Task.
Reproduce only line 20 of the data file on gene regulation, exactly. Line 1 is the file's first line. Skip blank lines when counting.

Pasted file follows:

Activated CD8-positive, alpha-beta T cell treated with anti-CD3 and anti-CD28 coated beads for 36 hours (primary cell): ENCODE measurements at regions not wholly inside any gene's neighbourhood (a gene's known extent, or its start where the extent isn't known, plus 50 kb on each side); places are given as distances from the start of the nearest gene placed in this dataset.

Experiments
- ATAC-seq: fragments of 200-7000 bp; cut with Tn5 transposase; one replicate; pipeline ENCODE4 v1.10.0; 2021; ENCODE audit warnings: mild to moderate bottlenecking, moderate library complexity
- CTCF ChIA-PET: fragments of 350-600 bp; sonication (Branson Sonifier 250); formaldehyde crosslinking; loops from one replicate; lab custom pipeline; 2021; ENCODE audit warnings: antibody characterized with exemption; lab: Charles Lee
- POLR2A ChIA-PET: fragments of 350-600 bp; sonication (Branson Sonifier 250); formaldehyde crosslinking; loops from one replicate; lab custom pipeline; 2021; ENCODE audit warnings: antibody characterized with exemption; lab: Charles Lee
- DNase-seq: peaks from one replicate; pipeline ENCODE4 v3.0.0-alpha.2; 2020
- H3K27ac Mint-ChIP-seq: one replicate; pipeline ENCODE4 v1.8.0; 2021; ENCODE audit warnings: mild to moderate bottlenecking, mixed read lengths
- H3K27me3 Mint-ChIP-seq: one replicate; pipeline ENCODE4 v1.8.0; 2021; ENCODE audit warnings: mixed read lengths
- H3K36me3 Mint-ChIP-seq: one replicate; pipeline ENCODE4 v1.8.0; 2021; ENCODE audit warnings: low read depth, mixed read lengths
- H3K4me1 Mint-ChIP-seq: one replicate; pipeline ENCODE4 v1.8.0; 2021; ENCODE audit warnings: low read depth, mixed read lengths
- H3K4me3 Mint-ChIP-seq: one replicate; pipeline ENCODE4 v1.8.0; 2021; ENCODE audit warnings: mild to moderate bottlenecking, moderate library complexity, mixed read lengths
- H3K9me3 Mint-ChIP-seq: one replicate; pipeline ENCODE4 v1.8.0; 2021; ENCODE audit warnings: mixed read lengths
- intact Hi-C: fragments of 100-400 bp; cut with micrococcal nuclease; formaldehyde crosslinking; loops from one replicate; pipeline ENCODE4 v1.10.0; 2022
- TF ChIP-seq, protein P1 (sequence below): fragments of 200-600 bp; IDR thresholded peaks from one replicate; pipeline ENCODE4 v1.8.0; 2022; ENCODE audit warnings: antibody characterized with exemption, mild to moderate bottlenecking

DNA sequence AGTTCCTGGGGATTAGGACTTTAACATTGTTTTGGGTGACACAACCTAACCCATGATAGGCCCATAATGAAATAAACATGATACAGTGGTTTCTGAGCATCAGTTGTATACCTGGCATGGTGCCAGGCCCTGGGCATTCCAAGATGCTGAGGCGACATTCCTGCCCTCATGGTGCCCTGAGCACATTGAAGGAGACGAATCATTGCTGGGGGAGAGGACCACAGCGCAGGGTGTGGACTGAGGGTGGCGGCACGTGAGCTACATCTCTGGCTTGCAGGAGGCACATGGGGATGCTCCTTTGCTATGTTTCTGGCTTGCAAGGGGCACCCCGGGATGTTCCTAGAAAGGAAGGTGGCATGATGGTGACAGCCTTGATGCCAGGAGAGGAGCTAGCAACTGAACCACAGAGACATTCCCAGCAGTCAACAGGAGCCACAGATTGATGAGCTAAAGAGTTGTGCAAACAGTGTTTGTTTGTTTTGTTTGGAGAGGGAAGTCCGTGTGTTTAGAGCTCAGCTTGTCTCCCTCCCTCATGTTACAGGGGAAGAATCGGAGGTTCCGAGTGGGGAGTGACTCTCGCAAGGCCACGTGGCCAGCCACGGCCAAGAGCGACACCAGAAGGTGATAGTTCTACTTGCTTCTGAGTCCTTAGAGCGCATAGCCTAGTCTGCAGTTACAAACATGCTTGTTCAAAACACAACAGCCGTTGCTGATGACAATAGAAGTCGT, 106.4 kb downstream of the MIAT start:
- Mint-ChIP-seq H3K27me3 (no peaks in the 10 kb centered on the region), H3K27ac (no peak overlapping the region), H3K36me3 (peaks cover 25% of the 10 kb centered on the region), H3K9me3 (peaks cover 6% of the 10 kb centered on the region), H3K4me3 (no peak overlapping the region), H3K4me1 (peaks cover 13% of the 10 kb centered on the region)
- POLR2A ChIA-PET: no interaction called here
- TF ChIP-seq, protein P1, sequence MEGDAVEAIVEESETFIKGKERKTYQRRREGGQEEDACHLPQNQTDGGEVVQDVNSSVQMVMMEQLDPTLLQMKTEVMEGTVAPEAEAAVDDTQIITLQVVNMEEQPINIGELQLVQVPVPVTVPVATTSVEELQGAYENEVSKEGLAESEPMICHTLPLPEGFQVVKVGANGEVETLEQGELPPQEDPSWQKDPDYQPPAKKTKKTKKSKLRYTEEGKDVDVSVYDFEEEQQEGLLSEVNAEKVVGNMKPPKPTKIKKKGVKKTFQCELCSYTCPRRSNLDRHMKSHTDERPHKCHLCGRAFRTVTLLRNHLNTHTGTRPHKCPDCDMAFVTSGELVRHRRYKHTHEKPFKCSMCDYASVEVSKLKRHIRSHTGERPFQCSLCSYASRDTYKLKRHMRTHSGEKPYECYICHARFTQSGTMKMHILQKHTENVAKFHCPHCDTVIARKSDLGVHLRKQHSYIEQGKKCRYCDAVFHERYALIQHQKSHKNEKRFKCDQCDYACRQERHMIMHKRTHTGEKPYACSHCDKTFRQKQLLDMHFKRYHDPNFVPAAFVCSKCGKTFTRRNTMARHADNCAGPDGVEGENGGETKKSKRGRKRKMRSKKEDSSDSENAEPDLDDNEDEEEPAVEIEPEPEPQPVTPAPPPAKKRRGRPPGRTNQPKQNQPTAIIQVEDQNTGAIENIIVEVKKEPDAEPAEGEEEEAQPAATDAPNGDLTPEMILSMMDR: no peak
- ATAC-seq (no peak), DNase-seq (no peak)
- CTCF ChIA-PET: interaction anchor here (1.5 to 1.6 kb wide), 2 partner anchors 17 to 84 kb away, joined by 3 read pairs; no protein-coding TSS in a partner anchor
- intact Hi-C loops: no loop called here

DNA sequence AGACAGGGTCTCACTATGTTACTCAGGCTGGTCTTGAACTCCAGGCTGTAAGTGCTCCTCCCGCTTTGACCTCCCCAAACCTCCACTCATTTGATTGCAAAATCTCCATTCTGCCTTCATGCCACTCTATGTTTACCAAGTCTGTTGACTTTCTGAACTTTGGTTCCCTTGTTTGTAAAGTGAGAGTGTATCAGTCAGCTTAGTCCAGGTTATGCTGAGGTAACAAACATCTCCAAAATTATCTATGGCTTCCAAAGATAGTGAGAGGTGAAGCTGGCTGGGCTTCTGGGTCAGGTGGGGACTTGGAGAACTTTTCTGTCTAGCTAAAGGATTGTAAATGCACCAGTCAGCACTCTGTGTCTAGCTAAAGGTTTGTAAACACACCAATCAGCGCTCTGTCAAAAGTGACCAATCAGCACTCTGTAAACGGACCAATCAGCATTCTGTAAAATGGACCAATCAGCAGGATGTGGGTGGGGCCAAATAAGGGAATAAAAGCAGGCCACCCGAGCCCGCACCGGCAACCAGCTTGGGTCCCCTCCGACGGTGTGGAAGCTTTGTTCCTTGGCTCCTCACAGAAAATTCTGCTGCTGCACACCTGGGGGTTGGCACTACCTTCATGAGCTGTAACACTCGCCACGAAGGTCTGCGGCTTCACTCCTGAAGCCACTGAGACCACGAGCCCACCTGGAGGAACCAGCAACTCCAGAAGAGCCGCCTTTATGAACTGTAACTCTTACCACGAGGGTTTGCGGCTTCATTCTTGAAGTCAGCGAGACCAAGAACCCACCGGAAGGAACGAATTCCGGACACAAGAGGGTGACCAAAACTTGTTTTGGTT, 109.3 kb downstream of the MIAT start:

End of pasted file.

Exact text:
- CTCF ChIA-PET: interaction anchor here (1.5 to 1.6 kb wide), 2 partner anchors 17 to 84 kb away, joined by 3 read pairs; no protein-coding TSS in a partner anchor